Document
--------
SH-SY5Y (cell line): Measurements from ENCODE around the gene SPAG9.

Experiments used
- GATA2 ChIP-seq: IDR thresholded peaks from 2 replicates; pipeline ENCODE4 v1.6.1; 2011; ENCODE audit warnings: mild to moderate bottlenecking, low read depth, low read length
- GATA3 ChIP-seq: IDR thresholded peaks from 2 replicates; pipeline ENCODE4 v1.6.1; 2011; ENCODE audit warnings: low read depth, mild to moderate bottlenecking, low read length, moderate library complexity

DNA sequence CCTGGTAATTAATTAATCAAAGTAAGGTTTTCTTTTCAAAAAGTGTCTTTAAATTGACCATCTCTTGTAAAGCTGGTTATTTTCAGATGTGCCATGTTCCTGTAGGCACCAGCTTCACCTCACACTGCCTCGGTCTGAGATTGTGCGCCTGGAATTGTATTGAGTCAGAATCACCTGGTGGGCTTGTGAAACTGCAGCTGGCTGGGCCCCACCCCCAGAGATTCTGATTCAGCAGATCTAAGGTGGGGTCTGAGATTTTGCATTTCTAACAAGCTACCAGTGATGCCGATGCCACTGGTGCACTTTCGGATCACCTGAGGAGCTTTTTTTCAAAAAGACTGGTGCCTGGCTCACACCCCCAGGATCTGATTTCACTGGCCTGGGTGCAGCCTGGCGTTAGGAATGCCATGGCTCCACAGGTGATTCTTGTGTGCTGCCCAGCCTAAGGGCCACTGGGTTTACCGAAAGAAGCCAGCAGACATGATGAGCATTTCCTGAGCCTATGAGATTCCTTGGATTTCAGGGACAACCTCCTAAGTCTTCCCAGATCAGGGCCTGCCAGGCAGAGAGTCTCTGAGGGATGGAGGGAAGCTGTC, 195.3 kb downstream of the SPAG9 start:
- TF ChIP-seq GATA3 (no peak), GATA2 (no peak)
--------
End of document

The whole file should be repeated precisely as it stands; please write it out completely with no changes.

SH-SY5Y (cell line): Measurements from ENCODE around the gene SPAG9.

Experiments used
- GATA2 ChIP-seq: IDR thresholded peaks from 2 replicates; pipeline ENCODE4 v1.6.1; 2011; ENCODE audit warnings: mild to moderate bottlenecking, low read depth, low read length
- GATA3 ChIP-seq: IDR thresholded peaks from 2 replicates; pipeline ENCODE4 v1.6.1; 2011; ENCODE audit warnings: low read depth, mild to moderate bottlenecking, low read length, moderate library complexity

DNA sequence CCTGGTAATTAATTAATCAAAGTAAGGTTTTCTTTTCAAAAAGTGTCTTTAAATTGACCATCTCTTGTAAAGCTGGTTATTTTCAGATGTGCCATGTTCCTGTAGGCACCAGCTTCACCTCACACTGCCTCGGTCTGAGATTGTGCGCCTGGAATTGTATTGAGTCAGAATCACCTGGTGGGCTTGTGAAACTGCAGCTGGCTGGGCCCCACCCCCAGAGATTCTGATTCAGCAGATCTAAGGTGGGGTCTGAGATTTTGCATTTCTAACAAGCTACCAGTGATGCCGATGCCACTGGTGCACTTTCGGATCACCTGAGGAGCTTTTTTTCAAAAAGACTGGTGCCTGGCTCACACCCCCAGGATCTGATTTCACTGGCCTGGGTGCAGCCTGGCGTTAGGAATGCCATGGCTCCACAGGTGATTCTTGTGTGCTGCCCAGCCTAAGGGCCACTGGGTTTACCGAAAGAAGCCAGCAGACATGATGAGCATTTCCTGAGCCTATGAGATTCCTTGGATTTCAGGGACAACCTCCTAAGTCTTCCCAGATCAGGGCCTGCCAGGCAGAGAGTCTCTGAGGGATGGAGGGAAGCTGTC, 195.3 kb downstream of the SPAG9 start:
- TF ChIP-seq GATA3 (no peak), GATA2 (no peak)